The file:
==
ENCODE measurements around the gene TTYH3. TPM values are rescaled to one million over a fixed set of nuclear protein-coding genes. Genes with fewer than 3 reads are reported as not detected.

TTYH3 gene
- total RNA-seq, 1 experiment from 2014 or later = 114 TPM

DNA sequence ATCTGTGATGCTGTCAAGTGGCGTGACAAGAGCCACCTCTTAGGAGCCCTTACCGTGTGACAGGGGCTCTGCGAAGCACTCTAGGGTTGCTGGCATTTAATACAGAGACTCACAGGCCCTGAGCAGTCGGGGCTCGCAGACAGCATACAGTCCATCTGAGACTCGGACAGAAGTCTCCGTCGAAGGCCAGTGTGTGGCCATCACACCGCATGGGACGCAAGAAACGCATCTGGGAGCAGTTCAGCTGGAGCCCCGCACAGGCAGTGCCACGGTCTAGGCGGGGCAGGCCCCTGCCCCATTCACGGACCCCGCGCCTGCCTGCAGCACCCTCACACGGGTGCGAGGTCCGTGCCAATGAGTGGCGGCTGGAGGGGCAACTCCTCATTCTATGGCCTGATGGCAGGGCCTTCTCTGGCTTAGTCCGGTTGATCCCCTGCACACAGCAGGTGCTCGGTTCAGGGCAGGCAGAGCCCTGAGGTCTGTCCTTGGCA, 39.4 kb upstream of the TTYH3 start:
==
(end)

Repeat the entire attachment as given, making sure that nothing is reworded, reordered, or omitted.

ENCODE measurements around the gene TTYH3. TPM values are rescaled to one million over a fixed set of nuclear protein-coding genes. Genes with fewer than 3 reads are reported as not detected.

TTYH3 gene
- total RNA-seq, 1 experiment from 2014 or later = 114 TPM

DNA sequence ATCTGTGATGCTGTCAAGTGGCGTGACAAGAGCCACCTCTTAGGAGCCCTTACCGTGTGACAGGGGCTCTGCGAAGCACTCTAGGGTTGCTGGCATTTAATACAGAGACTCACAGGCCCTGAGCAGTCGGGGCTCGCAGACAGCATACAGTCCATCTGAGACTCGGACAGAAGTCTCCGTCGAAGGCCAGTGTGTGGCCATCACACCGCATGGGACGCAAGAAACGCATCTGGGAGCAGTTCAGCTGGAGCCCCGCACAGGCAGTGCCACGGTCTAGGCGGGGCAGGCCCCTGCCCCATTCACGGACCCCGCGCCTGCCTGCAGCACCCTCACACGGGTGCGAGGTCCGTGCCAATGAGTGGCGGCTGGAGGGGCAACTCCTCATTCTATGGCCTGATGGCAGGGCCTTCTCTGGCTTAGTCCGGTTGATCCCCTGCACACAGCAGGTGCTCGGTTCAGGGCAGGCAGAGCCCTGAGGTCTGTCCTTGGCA, 39.4 kb upstream of the TTYH3 start: